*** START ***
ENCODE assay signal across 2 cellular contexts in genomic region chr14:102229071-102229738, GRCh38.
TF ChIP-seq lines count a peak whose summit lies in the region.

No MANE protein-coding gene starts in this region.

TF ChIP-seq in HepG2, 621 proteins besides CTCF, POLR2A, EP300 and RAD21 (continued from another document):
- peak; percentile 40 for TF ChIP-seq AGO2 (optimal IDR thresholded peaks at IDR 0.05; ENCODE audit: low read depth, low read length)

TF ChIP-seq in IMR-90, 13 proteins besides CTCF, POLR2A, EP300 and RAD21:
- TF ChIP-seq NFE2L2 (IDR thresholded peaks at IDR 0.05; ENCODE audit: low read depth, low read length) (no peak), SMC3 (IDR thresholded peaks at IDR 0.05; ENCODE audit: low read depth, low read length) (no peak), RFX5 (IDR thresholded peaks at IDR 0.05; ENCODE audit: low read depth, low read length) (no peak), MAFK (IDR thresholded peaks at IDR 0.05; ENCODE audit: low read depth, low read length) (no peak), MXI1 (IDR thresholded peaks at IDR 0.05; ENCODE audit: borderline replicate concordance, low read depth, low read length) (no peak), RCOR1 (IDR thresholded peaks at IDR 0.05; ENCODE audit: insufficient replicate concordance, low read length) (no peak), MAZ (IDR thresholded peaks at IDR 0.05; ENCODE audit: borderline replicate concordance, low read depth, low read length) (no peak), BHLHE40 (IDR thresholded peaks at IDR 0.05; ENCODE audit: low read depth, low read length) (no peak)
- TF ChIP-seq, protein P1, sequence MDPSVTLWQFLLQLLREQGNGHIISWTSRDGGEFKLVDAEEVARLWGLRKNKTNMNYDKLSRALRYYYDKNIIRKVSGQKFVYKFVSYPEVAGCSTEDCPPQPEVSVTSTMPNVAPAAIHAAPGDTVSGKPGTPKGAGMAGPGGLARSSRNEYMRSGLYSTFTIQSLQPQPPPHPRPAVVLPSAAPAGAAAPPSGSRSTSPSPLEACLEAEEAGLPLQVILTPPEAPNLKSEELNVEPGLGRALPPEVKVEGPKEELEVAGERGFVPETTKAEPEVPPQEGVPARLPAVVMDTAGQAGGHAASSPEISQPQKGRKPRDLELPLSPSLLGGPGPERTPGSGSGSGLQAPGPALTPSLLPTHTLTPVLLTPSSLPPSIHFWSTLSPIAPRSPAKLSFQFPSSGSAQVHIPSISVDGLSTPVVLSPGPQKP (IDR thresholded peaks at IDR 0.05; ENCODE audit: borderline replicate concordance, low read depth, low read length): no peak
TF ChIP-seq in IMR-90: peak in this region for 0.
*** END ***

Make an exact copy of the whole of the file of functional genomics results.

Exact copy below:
ENCODE assay signal across 2 cellular contexts in genomic region chr14:102229071-102229738, GRCh38.
TF ChIP-seq lines count a peak whose summit lies in the region.

No MANE protein-coding gene starts in this region.

TF ChIP-seq in HepG2, 621 proteins besides CTCF, POLR2A, EP300 and RAD21 (continued from another document):
- peak; percentile 40 for TF ChIP-seq AGO2 (optimal IDR thresholded peaks at IDR 0.05; ENCODE audit: low read depth, low read length)

TF ChIP-seq in IMR-90, 13 proteins besides CTCF, POLR2A, EP300 and RAD21:
- TF ChIP-seq NFE2L2 (IDR thresholded peaks at IDR 0.05; ENCODE audit: low read depth, low read length) (no peak), SMC3 (IDR thresholded peaks at IDR 0.05; ENCODE audit: low read depth, low read length) (no peak), RFX5 (IDR thresholded peaks at IDR 0.05; ENCODE audit: low read depth, low read length) (no peak), MAFK (IDR thresholded peaks at IDR 0.05; ENCODE audit: low read depth, low read length) (no peak), MXI1 (IDR thresholded peaks at IDR 0.05; ENCODE audit: borderline replicate concordance, low read depth, low read length) (no peak), RCOR1 (IDR thresholded peaks at IDR 0.05; ENCODE audit: insufficient replicate concordance, low read length) (no peak), MAZ (IDR thresholded peaks at IDR 0.05; ENCODE audit: borderline replicate concordance, low read depth, low read length) (no peak), BHLHE40 (IDR thresholded peaks at IDR 0.05; ENCODE audit: low read depth, low read length) (no peak)
- TF ChIP-seq, protein P1, sequence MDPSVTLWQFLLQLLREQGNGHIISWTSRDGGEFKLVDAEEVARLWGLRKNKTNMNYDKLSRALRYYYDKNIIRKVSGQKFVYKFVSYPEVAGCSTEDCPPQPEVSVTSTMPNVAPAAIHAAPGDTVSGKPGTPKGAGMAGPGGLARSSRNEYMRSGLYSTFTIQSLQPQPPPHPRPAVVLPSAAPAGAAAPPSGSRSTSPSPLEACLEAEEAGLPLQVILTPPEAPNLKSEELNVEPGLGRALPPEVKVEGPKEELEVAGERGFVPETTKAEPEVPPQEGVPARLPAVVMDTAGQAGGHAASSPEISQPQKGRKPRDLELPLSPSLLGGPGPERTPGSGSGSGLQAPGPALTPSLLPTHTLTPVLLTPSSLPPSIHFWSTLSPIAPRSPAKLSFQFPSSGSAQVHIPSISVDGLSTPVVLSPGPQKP (IDR thresholded peaks at IDR 0.05; ENCODE audit: borderline replicate concordance, low read depth, low read length): no peak
TF ChIP-seq in IMR-90: peak in this region for 0.